Citation: 2012 FCA 58
CORAM: SHARLOW J.A.
CANADA REVENUE AGENCY
REASONS FOR JUDGMENT OF THE COURT
(Delivered from the Bench at Calgary, Alberta, on February 16, 2012)
 Subsection 220(3.1) of the Income Tax Act, R.S.C. 1985, c. 1 (5th Supp.), gives the Minister the discretionary power to waive or cancel penalties. Mr. Spence made a request under that provision for the waiver of a penalty imposed on him under subsection 163(1) of the Income Tax Act. The Minister refused to cancel the penalty. Mr. Spence applied to the Federal Court for judicial review of that decision. His application was dismissed. (2011 FC 426). Mr. Spence now appeals to this Court.
 The decision under appeal is the second Federal Court decision in this matter. When the Minister first refused Mr. Spence’s request, Mr. Spence applied successfully for judicial review of that decision (2010 FC 52), and the Minister was ordered to reconsider. The Minister did so and, in a letter dated March 18, 2010, notified Mr. Spence that his request for a cancellation of the penalty was denied.
 The decision letter also states the reasons for the decision. As we read those reasons, the Minister was influenced primarily by the following factors. (1) It is the responsibility of the taxpayer to ensure the correctness of his return, even if it is prepared by someone else. (2) The available evidence indicates that Mr. Spence signed the return in question, certifying its correctness, and there is no evidence that he was prevented from reviewing his return before signing it. (3) The initial assessment notice issued to Mr. Spence disclosed that the amount of income assessed was approximately $22,000, substantially less than his actual income for the year, which was approximately $60,000. Mr. Spence ought to have noticed this discrepancy and taken corrective steps, but failed to do so before the underreporting was detected by the Canada Revenue Agency.
 As indicated above, Mr. Spence’s application for judicial review of the reconsideration decision was dismissed, and Mr. Spence now appeals to this Court.
 In an appeal from a decision of the Federal Court disposing of an application for judicial review, this Court will not intervene unless the judge chose the wrong standard of review, or chose the correct standard of review but did not apply it correctly: Canada Revenue Agency v. Telfer, 2009 FCA 23. In this case, the judge correctly determined that the standard of review is reasonableness (Telfer, at paragraph 25; Lanno v. Canada (Customs and Revenue Agency), 2005 FCA 153, at paragraph 7). Thus, the Minister’s decision must stand unless our review of the Minister’s decision, as well any reasons given and the record upon which the decision is based, leads us to conclude that the decision does not fall “within a range of possible, acceptable outcomes which are defensible in respect of the facts and law” (Dunsmuir v. New Brunswick,  1 S.C.R. 190, 2008 SCC 9, at paragraph 47).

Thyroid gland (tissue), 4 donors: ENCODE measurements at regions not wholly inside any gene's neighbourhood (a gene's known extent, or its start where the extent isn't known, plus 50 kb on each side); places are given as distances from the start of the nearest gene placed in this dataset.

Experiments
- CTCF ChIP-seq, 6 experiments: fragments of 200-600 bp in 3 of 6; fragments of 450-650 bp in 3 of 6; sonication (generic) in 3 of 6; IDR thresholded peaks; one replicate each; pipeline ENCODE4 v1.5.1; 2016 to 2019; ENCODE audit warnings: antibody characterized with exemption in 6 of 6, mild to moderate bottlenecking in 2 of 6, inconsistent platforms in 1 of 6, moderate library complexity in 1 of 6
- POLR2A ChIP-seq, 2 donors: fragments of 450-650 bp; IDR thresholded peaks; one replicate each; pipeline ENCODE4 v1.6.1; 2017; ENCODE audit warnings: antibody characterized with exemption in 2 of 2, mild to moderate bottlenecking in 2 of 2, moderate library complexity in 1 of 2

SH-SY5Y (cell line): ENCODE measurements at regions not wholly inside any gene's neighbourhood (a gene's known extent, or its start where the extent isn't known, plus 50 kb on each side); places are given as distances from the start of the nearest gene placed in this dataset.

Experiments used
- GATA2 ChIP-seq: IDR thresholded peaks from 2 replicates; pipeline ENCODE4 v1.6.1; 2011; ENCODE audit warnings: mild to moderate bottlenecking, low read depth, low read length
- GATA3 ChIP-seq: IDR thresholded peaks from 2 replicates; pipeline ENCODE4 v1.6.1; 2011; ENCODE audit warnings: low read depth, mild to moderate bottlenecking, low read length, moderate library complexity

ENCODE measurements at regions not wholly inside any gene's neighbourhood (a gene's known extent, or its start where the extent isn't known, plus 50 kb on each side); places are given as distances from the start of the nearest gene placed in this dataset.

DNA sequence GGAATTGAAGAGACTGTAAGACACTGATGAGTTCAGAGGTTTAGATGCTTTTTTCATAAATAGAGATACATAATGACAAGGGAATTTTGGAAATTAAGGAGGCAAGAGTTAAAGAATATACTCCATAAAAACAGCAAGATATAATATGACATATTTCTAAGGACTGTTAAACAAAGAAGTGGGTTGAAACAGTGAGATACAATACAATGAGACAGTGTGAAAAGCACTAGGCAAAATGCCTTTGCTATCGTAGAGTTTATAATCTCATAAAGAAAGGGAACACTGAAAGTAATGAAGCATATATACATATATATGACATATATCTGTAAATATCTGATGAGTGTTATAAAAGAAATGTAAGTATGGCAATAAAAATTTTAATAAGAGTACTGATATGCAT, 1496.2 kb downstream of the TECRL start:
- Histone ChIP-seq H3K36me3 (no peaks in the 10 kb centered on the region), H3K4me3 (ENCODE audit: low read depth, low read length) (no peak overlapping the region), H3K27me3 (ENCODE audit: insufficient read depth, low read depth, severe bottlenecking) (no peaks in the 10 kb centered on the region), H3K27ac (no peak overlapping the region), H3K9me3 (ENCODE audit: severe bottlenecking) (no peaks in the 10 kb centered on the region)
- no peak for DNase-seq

Counsel for Mr. Spence argues on a number of grounds that the judge did not correctly apply the reasonableness standard of review. Having considered his written and oral submissions, we can detect no error on the part of the judge that warrants the intervention of this Court. It is not necessary to recount the judge’s entire analysis. It is enough to say that we are all of the view that his reasons are based on a thorough review of the Minister’s decision and the record, and a sound appreciation of the relevant facts and the scope of the Minister’s discretion.
 Counsel for Mr. Spence placed considerable reliance on Stemijon Investments Ltd. v. Canada, 2011 FCA 299 (sometimes referred to as “Canwest”), in which this Court provided, at paragraph 56, some guidance on the content of letters expressing reasons for a discretionary Ministerial decision. We do not take this paragraph as setting out any new principles relating to the sufficiency of reasons. Nor do we accept that the failure on the part of the Minister to follow the suggested guidance would, in itself, be fatal to the validity of a decision or a basis for finding it to be unreasonable.
 Counsel for Mr. Spence also strongly emphasized the harshness of the penalty in this particular case, noting that an official involved in reviewing the request for relief also considered it harsh. The amount of the penalty was approximately $7,000, but the assessment that took into account the unreported income as well as the available credits resulted in less than a $200 change to Mr. Spence’s net tax liability. We have no doubt that the Minister was aware of these facts. However, we are unable to say that the amount of the penalty, considered against all the relevant circumstances, is such a compelling factor in Mr. Spence’s favour that it renders the Minister’s decision unreasonable, particularly in light of the amount of the unreported income compared to Mr. Spence’s total income.
 For these reasons, the appeal will be dismissed with costs.
FEDERAL COURT OF APPEAL
NAMES OF COUNSEL AND SOLICITORS OF RECORD
STYLE OF CAUSE: Ian Spence v.
Canada Revenue Agency
PLACE OF HEARING: Calgary, Alberta
DATE OF HEARING: February 16, 2012
REASONS FOR JUDGMENT OF THE COURT BY: (SHARLOW, DAWSON, TRUDEL JJ.A.)
DELIVERED FROM THE BENCH BY: SHARLOW J.A.
Kevin C. Mellor
FOR THE APPELLANT
FOR THE RESPONDENT
SOLICITORS OF RECORD:
McCrank Stewart LLP
FOR THE APPELLANT
Myles J. Kirvan
Deputy Attorney General of Canada
FOR THE RESPONDENT